(Under the Apple Boughs)
The day had been dizzy with heat, a midsummer's day brought bellowing to its knees in fields where the cattle lay prostrate and the lee of walls were littered with sheep. And now, sun-sapped and taunted by a cuckoo beating its way across the back of the pub, we stood in the murmuring dimness of the Pike, the cider running from the tap as clear and as green as shallows.
The vicar, a truant figure in pressed jeans and an open-necked shirt of the sort of blue check that sighs for boyhood, lowered his dutiful pint of Five Jacks. ''Where was I?'' he asked.
''Something about that book you wur reading, Vicar,'' George Perry supplied. ''Wassailing and things.''
''Of course. Thank you, George.'' The vicar's smile fell on George like a halo.
Pleased and embarrassed, George squared his shoulders, his chest, after an afternoon spent in a deckchair in his coal yard, rearing out of his shirt and khaki braces like an inflamed bull's.
Jim Down looked at him with interest. ''What's that then, George? Wassailing?''
''Search I,'' George said with a touch of astringency. Jim Down, a forester, had a growing sideline in fire logs.
''Is it dancing round the cider tree and that, Vicar?'' Wilf Perkin, who'd been to grammar school, asked brightly.
The vicar beamed down at him from his pale height of six-foot three. ''Something of that sort, Wilf, yes,'' he said, as if sharing a joke. ''But terribly interesting, I thought,'' he added, and raised his glass with an air of conclusion.
A conscientious man, the vicar had applied himself assiduously to the living since arriving a few months before, each tentative approach made to the community like an exploring hand around a female waist.
''An old custom,'' George Perry said, filling the conversational gap.
''Ancient,'' Wilf said more specifically.
''Bound to be,'' Jim Down chipped in, and indicated to Stan the landlord that he wanted to buy a round. Stepping over one of the pub dogs simmering noisily on the cool stone of the floor, Stan bent to the cider barrel.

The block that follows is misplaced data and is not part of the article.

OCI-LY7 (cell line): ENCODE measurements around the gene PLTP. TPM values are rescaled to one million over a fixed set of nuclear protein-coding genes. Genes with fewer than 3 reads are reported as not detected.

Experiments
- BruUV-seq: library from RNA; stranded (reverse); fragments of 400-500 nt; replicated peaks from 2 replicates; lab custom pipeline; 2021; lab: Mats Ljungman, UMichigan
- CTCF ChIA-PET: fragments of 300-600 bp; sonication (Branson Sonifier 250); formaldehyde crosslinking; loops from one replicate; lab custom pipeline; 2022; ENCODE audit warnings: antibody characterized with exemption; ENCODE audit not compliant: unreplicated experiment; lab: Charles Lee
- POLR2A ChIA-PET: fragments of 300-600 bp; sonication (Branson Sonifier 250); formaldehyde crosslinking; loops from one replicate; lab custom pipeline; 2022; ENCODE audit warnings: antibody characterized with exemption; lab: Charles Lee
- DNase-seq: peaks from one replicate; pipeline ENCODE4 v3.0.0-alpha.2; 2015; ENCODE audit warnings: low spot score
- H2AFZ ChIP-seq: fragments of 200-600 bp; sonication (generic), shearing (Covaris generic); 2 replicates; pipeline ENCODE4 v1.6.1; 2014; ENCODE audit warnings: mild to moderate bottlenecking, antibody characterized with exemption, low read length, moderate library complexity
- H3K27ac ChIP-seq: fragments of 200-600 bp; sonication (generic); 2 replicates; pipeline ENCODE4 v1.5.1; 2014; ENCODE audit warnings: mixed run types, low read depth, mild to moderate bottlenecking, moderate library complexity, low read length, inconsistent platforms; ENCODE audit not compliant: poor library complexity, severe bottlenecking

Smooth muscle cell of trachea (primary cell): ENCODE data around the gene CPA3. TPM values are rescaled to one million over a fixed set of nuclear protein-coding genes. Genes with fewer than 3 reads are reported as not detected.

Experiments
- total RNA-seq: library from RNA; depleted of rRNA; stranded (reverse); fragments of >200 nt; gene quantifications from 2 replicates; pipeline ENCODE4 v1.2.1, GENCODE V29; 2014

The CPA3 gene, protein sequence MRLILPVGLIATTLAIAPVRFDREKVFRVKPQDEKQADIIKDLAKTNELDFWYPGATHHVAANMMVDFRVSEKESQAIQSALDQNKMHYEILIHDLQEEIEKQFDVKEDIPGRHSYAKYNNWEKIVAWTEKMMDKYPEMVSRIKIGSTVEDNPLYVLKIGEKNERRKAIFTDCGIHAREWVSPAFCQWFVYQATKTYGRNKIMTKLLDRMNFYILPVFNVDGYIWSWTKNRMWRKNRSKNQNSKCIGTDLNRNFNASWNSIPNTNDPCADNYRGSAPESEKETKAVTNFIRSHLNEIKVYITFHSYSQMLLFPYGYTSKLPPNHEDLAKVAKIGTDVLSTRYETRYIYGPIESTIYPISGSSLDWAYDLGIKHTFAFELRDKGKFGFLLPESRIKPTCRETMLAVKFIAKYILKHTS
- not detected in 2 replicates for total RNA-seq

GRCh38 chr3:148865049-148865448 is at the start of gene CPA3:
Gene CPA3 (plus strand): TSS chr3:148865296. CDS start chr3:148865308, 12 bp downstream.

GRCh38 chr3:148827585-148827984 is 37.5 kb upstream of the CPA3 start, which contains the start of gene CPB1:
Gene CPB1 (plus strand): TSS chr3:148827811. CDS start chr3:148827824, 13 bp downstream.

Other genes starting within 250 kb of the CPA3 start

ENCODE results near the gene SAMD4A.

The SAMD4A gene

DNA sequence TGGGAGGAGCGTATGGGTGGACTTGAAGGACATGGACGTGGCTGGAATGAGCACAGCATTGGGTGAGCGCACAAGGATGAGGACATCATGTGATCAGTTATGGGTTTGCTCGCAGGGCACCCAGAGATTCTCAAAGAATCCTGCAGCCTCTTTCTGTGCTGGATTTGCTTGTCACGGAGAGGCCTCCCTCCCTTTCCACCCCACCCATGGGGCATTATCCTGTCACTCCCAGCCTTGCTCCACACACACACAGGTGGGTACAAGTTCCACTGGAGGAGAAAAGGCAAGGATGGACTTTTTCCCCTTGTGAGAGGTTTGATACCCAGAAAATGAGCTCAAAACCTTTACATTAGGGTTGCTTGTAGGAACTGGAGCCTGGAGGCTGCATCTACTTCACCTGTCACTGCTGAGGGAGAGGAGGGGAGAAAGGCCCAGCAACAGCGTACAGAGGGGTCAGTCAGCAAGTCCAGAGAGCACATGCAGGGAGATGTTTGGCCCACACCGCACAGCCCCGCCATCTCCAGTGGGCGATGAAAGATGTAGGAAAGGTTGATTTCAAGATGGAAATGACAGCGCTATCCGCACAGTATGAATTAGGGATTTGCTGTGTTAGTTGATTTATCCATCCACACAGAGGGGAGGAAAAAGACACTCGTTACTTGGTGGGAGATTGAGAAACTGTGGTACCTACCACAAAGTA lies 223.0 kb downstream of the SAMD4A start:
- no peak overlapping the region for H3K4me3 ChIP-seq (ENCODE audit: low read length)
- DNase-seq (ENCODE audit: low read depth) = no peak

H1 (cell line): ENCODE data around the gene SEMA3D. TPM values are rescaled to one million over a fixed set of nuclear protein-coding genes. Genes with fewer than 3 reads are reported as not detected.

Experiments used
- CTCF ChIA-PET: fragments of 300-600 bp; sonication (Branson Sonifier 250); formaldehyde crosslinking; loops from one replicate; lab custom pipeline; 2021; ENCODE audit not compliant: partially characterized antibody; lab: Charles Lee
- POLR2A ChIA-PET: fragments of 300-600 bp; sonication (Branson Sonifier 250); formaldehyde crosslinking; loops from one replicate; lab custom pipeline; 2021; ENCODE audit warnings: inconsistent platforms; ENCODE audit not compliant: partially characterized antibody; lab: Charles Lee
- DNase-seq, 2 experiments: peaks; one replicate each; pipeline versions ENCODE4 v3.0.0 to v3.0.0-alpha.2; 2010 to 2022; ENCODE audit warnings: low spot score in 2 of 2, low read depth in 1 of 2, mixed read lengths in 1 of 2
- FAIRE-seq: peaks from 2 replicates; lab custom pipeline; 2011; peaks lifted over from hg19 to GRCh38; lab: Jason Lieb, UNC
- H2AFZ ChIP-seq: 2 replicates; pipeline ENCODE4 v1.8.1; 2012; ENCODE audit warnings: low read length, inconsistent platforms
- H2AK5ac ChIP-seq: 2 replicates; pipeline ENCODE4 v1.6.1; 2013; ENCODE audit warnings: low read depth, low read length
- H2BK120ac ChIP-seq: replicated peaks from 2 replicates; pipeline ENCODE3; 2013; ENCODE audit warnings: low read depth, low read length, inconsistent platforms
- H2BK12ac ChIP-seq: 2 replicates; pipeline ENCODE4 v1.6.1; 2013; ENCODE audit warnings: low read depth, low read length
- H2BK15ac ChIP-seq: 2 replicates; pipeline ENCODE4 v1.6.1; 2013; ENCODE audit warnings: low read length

''Yes, it goes back apparently,'' the vicar said with the timing of a salesman, ''to the fifth century.''
Wilf nodded slowly, as if to say that he would have put it about there himself.
''Like a lot of these ancient customs independent of the church,'' the vicar went on, ''it's a propitiatory practice, of course. Appeasing the spirits of the fields and trees, et cetera.''
The syllables of 'et cetera' came out like a schoolmasterly rap across the knuckles. Then he smiled down at them, equals in enlightenment. ''But harmless enough,'' he added, almost mouthing the words, as if not wishing to spoil the fun.
''It's roots -'' He blinked with surprise at the fresh pint Stan had put in front of him, and with a flustered air finished the remains of his old one.
''It's roots of course go deep into history. Deep.'' The vicar paused and his eyebrows lifted. ''Rather good that, I thought. Roots, cider-tree…''
He laughed, a sudden high sound like a shout. One hand gliding in like a large speckled fish, he delicately parted both sides of his shirt collar from his neck, and frowned at the ceiling as if seeking a source of irritation.
''No, it occurred to me,'' he pressed on, ''that I that's to say, the village those interested might reinstate, as it were, some of those old customs…Well, wassailing for example.''